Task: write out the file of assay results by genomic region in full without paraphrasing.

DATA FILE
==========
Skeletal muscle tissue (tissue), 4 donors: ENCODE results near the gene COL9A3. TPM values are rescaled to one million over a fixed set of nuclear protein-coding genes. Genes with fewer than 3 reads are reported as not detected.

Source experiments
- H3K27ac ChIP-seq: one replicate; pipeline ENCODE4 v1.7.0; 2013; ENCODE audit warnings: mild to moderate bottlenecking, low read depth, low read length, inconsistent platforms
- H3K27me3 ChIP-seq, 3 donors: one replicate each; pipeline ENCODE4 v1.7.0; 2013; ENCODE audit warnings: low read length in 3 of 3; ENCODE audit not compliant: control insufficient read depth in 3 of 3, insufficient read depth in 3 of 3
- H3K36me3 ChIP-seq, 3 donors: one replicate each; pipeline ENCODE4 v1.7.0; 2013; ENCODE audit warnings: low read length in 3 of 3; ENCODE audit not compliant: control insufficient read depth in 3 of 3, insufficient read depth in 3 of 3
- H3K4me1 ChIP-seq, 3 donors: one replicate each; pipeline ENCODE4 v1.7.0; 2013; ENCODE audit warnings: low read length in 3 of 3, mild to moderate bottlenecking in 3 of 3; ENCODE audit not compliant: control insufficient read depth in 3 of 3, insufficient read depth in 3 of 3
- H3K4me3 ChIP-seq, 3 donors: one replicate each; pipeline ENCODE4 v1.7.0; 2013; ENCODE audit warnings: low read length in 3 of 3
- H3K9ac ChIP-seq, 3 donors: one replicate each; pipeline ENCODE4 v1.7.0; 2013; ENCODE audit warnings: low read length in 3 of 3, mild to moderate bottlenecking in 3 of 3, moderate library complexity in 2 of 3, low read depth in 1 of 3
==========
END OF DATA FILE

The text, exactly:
Skeletal muscle tissue (tissue), 4 donors: ENCODE results near the gene COL9A3. TPM values are rescaled to one million over a fixed set of nuclear protein-coding genes. Genes with fewer than 3 reads are reported as not detected.

Source experiments
- H3K27ac ChIP-seq: one replicate; pipeline ENCODE4 v1.7.0; 2013; ENCODE audit warnings: mild to moderate bottlenecking, low read depth, low read length, inconsistent platforms
- H3K27me3 ChIP-seq, 3 donors: one replicate each; pipeline ENCODE4 v1.7.0; 2013; ENCODE audit warnings: low read length in 3 of 3; ENCODE audit not compliant: control insufficient read depth in 3 of 3, insufficient read depth in 3 of 3
- H3K36me3 ChIP-seq, 3 donors: one replicate each; pipeline ENCODE4 v1.7.0; 2013; ENCODE audit warnings: low read length in 3 of 3; ENCODE audit not compliant: control insufficient read depth in 3 of 3, insufficient read depth in 3 of 3
- H3K4me1 ChIP-seq, 3 donors: one replicate each; pipeline ENCODE4 v1.7.0; 2013; ENCODE audit warnings: low read length in 3 of 3, mild to moderate bottlenecking in 3 of 3; ENCODE audit not compliant: control insufficient read depth in 3 of 3, insufficient read depth in 3 of 3
- H3K4me3 ChIP-seq, 3 donors: one replicate each; pipeline ENCODE4 v1.7.0; 2013; ENCODE audit warnings: low read length in 3 of 3
- H3K9ac ChIP-seq, 3 donors: one replicate each; pipeline ENCODE4 v1.7.0; 2013; ENCODE audit warnings: low read length in 3 of 3, mild to moderate bottlenecking in 3 of 3, moderate library complexity in 2 of 3, low read depth in 1 of 3